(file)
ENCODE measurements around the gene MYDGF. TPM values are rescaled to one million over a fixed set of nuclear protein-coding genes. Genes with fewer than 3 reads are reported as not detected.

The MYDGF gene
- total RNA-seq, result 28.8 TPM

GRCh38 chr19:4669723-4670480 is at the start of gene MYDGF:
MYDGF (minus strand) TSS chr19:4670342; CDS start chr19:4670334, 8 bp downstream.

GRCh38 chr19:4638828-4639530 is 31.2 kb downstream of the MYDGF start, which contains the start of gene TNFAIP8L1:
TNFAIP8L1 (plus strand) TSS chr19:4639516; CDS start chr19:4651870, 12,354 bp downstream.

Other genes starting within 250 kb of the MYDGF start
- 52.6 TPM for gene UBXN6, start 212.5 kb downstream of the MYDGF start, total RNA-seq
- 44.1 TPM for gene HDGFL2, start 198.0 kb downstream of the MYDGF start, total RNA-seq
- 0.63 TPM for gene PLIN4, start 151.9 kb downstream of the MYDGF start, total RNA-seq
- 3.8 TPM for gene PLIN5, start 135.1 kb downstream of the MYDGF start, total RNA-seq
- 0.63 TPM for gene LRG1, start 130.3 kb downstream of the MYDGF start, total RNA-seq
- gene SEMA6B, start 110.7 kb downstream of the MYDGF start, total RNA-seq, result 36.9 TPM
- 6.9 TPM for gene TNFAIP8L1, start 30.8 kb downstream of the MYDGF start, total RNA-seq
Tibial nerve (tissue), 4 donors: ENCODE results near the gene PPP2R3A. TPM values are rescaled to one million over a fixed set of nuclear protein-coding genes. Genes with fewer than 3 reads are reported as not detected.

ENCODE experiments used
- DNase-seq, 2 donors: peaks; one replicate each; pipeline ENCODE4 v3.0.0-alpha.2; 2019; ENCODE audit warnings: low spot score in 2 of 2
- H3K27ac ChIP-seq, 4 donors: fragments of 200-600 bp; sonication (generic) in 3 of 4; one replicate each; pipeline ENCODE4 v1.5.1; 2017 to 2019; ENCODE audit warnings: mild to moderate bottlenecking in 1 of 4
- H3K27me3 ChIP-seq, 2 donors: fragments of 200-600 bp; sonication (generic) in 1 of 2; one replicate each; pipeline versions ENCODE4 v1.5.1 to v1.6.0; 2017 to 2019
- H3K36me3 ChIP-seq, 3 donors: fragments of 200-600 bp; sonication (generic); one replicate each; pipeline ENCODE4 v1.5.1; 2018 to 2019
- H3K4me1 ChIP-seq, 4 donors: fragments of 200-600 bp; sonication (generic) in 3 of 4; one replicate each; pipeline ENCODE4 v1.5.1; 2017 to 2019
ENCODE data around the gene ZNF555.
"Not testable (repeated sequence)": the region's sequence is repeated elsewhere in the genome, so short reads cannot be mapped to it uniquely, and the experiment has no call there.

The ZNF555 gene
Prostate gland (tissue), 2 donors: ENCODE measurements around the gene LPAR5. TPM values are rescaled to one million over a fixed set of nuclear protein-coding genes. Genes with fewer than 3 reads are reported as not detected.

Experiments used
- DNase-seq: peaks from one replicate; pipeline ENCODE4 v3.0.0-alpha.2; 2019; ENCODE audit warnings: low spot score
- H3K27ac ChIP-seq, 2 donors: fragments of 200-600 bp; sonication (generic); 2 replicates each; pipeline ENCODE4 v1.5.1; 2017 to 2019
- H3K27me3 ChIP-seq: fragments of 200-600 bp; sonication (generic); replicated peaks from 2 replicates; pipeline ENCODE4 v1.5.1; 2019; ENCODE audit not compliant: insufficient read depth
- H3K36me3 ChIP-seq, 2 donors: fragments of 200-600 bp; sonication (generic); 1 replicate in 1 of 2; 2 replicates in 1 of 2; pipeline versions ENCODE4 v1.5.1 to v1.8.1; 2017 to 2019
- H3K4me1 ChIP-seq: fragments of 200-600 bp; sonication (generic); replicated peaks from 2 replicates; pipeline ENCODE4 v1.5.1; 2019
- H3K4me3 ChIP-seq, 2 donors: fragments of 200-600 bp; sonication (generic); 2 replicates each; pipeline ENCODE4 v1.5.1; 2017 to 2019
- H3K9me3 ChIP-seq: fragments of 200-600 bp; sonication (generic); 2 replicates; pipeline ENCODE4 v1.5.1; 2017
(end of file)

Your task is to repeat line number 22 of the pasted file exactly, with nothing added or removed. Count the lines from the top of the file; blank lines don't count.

- H3K4me1 ChIP-seq, 4 donors: fragments of 200-600 bp; sonication (generic) in 3 of 4; one replicate each; pipeline ENCODE4 v1.5.1; 2017 to 2019